The French word "glaner" is the verb which means to gather up after a harvest. The above picture, Les Glaneuses" is by Jean-François Millet. Glaneuse is the feminin form of the noun. And, lastly there is glanage.
Glaner means to go out after crops have been harvested and pick up any vegetables laying around. This has always been a traditional activity in France since the Middle Ages. But it was Napoléon who formalized glanage as a right for all citizens. Today, the people of France still have the right to collect left-over harvest from the fields. It's legal for the three days following the harvest. However, if you take any of the crops before they're harvested, that's stealing!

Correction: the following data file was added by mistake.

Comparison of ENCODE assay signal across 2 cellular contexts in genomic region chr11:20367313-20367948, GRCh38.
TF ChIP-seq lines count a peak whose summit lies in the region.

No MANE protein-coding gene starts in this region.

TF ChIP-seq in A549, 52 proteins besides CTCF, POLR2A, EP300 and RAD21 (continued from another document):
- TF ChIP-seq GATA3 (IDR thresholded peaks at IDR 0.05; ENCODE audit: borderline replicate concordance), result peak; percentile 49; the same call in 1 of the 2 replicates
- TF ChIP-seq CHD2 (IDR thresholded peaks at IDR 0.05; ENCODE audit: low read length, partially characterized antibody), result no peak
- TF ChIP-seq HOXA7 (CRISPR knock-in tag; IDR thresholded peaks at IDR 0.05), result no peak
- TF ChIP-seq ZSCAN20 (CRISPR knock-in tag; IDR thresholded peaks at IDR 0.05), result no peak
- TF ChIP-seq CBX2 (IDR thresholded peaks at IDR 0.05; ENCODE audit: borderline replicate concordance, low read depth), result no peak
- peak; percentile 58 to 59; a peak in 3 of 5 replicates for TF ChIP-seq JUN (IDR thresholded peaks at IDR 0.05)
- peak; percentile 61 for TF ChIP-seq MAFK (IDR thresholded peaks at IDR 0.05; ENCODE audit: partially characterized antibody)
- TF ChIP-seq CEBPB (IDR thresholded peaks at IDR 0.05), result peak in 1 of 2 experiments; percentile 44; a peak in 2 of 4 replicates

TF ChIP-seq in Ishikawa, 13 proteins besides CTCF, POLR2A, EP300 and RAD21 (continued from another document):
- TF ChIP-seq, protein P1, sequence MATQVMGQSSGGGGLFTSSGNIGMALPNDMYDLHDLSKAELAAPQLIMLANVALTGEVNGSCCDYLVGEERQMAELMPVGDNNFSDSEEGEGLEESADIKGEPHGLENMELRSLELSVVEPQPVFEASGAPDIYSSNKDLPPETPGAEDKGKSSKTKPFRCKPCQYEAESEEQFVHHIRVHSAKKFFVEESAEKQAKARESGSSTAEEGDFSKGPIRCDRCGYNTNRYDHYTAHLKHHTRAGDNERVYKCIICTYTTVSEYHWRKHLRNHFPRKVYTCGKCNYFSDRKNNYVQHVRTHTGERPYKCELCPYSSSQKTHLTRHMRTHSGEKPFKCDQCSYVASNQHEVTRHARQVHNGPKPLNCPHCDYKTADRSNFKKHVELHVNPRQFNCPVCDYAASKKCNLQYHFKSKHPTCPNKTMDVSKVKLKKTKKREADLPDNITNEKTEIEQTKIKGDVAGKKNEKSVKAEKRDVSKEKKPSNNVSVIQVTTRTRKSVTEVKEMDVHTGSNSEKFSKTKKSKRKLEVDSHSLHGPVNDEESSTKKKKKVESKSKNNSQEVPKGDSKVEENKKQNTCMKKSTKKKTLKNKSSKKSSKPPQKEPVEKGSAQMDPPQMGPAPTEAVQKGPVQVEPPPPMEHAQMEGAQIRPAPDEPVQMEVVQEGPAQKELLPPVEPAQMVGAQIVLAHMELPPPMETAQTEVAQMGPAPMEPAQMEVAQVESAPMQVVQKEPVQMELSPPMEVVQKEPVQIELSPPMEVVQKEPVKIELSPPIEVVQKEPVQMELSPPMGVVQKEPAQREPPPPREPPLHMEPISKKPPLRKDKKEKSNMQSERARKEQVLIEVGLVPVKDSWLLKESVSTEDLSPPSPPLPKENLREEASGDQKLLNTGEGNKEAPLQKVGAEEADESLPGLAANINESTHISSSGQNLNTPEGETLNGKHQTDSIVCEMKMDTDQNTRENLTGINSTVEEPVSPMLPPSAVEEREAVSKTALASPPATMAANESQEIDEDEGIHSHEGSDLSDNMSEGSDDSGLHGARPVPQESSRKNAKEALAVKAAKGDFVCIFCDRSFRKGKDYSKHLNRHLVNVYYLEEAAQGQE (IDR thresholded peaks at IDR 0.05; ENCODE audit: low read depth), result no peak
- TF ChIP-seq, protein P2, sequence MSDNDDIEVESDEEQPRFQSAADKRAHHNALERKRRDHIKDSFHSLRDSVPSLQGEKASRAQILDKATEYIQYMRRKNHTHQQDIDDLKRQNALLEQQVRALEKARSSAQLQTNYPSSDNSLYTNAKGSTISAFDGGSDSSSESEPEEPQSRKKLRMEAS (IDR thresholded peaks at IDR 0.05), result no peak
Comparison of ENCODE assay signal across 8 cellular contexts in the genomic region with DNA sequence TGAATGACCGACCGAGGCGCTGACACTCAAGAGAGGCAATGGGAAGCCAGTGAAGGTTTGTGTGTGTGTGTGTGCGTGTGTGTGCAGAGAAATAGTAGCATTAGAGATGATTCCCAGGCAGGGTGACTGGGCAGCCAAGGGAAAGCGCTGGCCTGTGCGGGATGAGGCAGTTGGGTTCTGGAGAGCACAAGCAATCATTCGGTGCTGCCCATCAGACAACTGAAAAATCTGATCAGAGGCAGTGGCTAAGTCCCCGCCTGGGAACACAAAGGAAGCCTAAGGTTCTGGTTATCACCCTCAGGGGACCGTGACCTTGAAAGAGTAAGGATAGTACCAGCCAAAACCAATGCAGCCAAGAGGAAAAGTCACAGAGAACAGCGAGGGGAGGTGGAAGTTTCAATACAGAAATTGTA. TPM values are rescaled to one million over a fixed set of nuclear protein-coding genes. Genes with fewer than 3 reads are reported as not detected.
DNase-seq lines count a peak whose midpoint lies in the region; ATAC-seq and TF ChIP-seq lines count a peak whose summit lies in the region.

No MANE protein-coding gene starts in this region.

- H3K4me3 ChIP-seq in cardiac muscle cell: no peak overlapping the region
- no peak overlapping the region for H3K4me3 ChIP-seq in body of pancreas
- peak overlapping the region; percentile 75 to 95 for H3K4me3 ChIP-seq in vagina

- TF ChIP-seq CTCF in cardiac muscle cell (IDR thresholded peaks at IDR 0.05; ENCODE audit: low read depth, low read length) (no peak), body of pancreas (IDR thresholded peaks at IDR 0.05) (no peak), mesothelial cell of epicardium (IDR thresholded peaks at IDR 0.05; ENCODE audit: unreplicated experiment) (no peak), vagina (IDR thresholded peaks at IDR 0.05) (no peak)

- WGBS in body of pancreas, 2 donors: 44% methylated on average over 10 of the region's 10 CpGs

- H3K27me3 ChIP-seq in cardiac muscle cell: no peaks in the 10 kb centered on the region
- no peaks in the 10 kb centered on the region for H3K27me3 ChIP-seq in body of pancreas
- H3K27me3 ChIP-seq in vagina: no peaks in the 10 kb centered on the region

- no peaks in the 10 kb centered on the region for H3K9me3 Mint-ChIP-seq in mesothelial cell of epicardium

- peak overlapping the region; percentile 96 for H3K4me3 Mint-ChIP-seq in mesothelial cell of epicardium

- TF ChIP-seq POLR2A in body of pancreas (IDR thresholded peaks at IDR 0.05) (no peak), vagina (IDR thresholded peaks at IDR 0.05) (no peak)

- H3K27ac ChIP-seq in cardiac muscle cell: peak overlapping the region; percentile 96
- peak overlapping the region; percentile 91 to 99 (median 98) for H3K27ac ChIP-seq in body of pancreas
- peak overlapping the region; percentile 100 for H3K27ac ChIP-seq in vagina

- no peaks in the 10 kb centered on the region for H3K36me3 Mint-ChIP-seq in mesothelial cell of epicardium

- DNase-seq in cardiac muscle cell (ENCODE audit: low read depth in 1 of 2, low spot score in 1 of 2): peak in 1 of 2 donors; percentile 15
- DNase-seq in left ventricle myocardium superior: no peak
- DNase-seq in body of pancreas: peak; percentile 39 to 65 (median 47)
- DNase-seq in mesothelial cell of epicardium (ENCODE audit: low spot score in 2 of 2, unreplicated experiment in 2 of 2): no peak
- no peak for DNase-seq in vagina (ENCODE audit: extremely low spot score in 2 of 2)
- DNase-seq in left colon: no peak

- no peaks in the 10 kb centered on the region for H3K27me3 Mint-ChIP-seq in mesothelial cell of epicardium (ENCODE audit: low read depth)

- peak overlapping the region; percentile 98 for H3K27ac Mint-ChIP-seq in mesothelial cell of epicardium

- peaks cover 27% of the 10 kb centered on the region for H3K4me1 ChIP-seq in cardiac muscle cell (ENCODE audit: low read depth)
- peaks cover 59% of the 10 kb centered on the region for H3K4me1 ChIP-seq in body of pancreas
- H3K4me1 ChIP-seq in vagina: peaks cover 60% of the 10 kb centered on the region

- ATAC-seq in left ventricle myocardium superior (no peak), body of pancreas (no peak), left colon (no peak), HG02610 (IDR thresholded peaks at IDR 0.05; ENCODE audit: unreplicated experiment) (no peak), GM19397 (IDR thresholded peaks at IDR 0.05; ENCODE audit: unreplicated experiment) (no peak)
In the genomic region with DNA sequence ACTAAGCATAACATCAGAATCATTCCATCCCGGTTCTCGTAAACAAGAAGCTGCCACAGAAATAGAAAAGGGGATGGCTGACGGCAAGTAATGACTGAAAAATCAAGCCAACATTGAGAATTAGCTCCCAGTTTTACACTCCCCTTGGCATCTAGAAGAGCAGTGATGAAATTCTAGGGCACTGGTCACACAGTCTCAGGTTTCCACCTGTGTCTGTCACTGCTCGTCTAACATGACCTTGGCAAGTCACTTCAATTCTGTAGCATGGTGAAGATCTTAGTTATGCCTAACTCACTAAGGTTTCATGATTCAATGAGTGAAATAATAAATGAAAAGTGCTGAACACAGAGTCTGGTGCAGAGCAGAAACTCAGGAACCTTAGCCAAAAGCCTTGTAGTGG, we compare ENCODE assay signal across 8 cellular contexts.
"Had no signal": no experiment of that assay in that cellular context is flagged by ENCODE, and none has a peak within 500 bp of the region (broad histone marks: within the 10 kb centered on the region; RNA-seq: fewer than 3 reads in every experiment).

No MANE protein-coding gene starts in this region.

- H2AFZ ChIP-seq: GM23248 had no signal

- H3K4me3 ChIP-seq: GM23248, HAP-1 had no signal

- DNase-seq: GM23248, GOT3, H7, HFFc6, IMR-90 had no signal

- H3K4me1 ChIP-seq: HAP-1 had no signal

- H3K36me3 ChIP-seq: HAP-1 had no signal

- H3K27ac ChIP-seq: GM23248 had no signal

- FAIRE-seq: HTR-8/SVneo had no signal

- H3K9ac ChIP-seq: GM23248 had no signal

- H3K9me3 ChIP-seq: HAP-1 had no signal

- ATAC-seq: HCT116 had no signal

Now, glaner/glanage refers only to the food left on the ground. If one were to pick fruit from the trees or from the vines, that's called grappillage. But it's protected too, by the Napoléonic laws.